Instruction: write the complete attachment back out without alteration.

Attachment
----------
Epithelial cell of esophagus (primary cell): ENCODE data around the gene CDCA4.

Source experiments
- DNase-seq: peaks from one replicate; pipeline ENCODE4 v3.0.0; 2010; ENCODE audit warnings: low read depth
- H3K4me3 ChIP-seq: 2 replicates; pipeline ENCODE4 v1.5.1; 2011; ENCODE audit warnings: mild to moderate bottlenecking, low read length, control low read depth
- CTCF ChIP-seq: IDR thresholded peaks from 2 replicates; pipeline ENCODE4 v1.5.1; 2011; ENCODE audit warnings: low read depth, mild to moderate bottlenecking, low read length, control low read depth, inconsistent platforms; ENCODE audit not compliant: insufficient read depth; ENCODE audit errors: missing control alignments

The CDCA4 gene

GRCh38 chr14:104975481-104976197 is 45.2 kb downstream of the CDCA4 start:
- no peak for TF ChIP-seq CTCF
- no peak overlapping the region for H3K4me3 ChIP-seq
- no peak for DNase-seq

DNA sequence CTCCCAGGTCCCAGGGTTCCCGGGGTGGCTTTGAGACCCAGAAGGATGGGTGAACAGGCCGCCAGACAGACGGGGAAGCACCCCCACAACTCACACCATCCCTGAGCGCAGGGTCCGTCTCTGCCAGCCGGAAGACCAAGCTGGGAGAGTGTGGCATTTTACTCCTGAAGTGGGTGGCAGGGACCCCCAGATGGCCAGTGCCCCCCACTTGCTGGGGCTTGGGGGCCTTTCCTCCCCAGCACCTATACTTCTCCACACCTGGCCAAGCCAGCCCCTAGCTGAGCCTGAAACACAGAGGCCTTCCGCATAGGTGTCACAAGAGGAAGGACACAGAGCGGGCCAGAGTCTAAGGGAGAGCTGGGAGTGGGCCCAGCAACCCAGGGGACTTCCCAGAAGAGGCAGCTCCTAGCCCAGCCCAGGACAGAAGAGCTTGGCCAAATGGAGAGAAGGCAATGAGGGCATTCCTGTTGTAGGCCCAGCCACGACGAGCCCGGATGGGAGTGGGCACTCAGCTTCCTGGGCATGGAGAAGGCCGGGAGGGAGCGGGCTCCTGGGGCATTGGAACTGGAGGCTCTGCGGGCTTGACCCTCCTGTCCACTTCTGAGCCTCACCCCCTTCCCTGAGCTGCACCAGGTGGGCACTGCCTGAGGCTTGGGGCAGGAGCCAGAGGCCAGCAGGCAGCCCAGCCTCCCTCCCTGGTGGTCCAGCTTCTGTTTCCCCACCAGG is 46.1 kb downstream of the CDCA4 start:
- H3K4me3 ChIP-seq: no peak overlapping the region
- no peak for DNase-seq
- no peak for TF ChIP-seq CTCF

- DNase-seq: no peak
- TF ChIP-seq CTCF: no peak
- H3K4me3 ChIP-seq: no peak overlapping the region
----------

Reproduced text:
Epithelial cell of esophagus (primary cell): ENCODE data around the gene CDCA4.

Source experiments
- DNase-seq: peaks from one replicate; pipeline ENCODE4 v3.0.0; 2010; ENCODE audit warnings: low read depth
- H3K4me3 ChIP-seq: 2 replicates; pipeline ENCODE4 v1.5.1; 2011; ENCODE audit warnings: mild to moderate bottlenecking, low read length, control low read depth
- CTCF ChIP-seq: IDR thresholded peaks from 2 replicates; pipeline ENCODE4 v1.5.1; 2011; ENCODE audit warnings: low read depth, mild to moderate bottlenecking, low read length, control low read depth, inconsistent platforms; ENCODE audit not compliant: insufficient read depth; ENCODE audit errors: missing control alignments

The CDCA4 gene

GRCh38 chr14:104975481-104976197 is 45.2 kb downstream of the CDCA4 start:
- no peak for TF ChIP-seq CTCF
- no peak overlapping the region for H3K4me3 ChIP-seq
- no peak for DNase-seq

DNA sequence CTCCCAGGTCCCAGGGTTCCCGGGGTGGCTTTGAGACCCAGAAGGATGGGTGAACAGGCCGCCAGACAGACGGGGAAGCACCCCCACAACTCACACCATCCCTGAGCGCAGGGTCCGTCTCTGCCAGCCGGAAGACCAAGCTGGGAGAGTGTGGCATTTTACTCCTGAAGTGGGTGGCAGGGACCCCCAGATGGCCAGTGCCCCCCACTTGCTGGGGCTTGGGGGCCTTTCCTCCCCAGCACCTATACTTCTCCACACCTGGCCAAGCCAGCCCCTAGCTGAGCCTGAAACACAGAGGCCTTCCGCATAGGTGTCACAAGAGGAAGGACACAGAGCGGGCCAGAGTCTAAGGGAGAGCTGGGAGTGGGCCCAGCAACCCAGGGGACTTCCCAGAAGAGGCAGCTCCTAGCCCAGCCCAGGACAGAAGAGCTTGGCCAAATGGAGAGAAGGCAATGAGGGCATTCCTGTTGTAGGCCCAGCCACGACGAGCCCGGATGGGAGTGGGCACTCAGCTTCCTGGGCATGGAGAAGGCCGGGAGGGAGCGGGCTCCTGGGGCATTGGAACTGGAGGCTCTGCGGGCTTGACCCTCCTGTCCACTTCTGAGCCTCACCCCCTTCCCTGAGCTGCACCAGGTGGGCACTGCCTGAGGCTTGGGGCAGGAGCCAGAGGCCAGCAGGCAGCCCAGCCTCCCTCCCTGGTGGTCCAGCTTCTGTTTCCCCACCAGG is 46.1 kb downstream of the CDCA4 start:
- H3K4me3 ChIP-seq: no peak overlapping the region
- no peak for DNase-seq
- no peak for TF ChIP-seq CTCF

- DNase-seq: no peak
- TF ChIP-seq CTCF: no peak
- H3K4me3 ChIP-seq: no peak overlapping the region